The Sharks haven’t been able to solve his squires, either, losing games to two of his most recent back-ups: Martin Biron, now on television, and Antti Raanta, now in Arizona. Lundqvist will likely start on Monday night, but if he doesn’t, this is probably the one instance where San Jose wouldn’t want to face Ondrej Pavelec, even though he’s never managed to eclipse a .920 save percentage in a season.

That’s because the team’s most recent appearances at the Garden have been among their worst. The Sharks have been shut out twice in their last four visits to Manhattan, and have only scored five goals over that span. They did manage to win one game, thanks to a Lundqvist-like shutout from then-goaltender Antti Niemi in 2014.  

Martin Jones, on the other hand, has been decidedly unlike Lundqvist. He’s allowed nine goals on 55 shots in two road starts against the original six franchise, good for an .837 save percentage. The skaters in front of him exactly helped Jones, either. The Sharks have played from behind in their last two trips to Madison Square Garden, failing to score first and trailing after the first two periods both times.

Those recent struggles are especially strange, given Peter DeBoer’s relative success in the building. He won big road games against the Rangers before assuming his role behind the Sharks’ bench, most notably two in the 2012 Eastern Conference Finals, when DeBoer’s Devils upset the top-seeded Rangers. Once you coach this team in that arena, though, all bets are off.

Somehow, in a month known for horror, there may be nothing scarier than the thought of the Sharks playing in Madison Square Garden.

Something smells fishy about Sharks' early success on power play

Something smells fishy about Sharks' early success on power play

By many traditional measures, the Sharks’ power play is off to a strong start.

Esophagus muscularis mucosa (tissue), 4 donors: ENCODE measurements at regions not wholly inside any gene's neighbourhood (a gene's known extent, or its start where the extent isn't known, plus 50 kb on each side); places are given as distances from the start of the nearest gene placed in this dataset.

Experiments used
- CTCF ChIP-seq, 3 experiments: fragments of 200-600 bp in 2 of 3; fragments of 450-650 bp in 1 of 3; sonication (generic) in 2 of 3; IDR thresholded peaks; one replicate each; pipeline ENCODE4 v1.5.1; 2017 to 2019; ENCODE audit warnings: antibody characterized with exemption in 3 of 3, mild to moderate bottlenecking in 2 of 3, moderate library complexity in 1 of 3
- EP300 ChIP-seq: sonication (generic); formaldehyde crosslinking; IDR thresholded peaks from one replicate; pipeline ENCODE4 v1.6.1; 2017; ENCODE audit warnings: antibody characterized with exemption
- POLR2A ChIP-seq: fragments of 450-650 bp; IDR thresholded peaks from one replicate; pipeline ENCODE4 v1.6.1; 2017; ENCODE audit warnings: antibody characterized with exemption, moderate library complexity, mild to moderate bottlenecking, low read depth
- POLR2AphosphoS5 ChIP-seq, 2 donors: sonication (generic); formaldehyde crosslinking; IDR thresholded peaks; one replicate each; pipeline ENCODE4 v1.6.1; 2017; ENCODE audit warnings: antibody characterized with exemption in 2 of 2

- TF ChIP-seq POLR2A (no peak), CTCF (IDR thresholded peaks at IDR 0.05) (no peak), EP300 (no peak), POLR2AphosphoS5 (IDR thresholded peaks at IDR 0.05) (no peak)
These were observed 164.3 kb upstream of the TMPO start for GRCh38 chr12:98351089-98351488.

They’ve scored seven times on 30 opportunities, including once in Saturday’s 5-3 loss to the New York Islanders. That mark, 23.3%, would have been good enough for third in the league last season, and is nearly seven percent better than the Sharks were in 2016-17.

San Jose’s made some changes on the man advantage, and are getting a different look on their top power play unit with Tim Heed there instead of another forward. Second-year forward Kevin Labanc is playing a significant role on the second unit, operating as something of a focal point.

The puck’s found the net a lot for the Sharks on the power play, but a deeper look at the numbers reveals that success may be a house of cards.

According to Natural Stat Trick, San Jose ranks in the bottom third of the league in shots, shot attempts, and unblocked shot attempts per 60 minutes. Using those rates allow us to compare teams empirically, equalizing for the amount of time each team has spent on the power play. Those rates, by the way, are not very good.

And each of those are lower than last season, when the Sharks finished 25th in power play percentage. This season, the Sharks are converting more shots, despite attempting less.

It would be tempting to think San Jose can hang their helmets on higher shot quality, but they’ve struggled in that area, too. The Sharks finished just shy of the top ten in high danger chances per 60 minutes last season, but are in the bottom third of the league this season, according to Natural Stat Trick.

So the Sharks are shooting at a lower rate and generating chances at a lower rate than last season, when they had one of the league’s worst power plays, but are scoring at a much higher clip. They’ve converted on about 19% of their shots on the power play, almost doubling their conversion rate (10.5%) from a season ago.

If this doesn’t seem like a sustainable mix, that’s because it’s not. In a small sample size of seven games, the power play’s been good enough, but the Sharks can’t count on converting nearly a fifth of their power play opportunities if they continue to struggle generating shots and chances.

Of course, stranger things have happened in a hockey season, so it’s possible the Sharks can ride a sky-high shooting percentage all season long. Banking on that, however, would be foolhardy.